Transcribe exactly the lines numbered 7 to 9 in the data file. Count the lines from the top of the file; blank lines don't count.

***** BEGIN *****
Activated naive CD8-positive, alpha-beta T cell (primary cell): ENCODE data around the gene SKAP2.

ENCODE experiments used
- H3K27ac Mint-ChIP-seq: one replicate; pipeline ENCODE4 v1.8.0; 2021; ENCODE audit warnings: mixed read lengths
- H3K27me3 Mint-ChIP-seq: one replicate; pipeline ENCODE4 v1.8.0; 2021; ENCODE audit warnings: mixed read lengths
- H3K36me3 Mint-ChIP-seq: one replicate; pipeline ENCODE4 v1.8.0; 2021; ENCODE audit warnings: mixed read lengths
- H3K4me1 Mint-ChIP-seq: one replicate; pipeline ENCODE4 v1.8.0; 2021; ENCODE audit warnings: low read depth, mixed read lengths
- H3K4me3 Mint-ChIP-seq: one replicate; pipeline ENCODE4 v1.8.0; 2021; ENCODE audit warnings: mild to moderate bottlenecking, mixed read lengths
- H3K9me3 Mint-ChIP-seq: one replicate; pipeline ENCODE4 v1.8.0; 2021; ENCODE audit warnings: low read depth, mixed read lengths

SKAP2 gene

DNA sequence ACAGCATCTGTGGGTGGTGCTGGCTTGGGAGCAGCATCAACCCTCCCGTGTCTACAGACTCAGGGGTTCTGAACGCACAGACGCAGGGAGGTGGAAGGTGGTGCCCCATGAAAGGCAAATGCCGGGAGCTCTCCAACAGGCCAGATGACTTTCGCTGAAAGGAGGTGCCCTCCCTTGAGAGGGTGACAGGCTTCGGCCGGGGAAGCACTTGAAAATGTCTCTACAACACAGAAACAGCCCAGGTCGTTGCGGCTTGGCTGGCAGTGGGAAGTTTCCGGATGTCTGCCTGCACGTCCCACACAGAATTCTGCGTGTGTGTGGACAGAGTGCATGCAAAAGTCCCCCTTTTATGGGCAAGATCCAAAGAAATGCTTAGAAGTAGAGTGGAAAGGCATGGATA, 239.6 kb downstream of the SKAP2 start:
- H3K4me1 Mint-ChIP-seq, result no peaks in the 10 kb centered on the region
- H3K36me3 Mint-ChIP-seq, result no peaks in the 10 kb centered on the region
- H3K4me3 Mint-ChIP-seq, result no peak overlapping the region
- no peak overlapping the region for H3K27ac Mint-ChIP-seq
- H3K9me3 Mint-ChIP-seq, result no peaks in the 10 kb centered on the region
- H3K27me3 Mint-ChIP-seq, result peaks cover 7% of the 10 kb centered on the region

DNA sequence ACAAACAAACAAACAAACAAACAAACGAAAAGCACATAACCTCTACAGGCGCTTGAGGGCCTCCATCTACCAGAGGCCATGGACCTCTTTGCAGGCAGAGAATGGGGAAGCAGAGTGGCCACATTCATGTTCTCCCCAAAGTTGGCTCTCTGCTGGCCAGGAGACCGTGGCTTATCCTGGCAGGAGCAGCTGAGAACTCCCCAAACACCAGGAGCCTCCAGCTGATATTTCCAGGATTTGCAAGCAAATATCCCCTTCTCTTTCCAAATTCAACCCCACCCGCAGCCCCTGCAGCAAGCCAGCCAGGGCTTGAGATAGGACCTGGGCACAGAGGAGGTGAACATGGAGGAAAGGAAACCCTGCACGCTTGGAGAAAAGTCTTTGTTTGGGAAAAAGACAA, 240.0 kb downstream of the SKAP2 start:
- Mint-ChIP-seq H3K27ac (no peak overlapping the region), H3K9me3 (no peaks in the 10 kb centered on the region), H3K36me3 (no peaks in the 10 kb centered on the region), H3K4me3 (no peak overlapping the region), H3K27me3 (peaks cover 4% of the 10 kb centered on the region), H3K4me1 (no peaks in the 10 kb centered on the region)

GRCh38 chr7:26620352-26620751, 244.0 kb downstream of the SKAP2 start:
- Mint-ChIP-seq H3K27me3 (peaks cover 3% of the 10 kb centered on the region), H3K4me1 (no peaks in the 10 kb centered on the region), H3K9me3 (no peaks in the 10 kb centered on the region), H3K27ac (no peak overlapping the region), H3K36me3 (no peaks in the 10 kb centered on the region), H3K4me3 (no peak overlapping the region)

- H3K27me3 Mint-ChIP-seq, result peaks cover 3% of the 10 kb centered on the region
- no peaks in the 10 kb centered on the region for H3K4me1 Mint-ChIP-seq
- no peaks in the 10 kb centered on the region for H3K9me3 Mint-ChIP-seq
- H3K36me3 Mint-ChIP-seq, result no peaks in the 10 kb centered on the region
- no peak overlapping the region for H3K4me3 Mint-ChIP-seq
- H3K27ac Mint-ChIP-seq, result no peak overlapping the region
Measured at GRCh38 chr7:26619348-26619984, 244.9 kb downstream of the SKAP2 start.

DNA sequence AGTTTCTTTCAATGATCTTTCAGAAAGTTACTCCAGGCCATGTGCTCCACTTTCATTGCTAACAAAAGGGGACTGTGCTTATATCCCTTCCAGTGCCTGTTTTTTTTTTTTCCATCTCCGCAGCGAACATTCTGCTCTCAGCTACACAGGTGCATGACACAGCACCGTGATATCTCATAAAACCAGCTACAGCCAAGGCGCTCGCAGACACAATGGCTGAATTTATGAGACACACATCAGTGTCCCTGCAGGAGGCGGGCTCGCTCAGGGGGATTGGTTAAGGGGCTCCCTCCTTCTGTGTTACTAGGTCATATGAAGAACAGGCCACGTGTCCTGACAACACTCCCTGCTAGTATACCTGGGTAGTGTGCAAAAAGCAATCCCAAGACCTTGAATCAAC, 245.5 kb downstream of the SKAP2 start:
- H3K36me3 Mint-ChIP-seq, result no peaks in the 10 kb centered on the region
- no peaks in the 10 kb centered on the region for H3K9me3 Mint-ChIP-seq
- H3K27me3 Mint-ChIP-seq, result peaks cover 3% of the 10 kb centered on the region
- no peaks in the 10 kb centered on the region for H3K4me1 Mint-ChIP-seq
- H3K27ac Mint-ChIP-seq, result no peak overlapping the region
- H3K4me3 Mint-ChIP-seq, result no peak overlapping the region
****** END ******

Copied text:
- H3K4me3 Mint-ChIP-seq: one replicate; pipeline ENCODE4 v1.8.0; 2021; ENCODE audit warnings: mild to moderate bottlenecking, mixed read lengths
- H3K9me3 Mint-ChIP-seq: one replicate; pipeline ENCODE4 v1.8.0; 2021; ENCODE audit warnings: low read depth, mixed read lengths

SKAP2 gene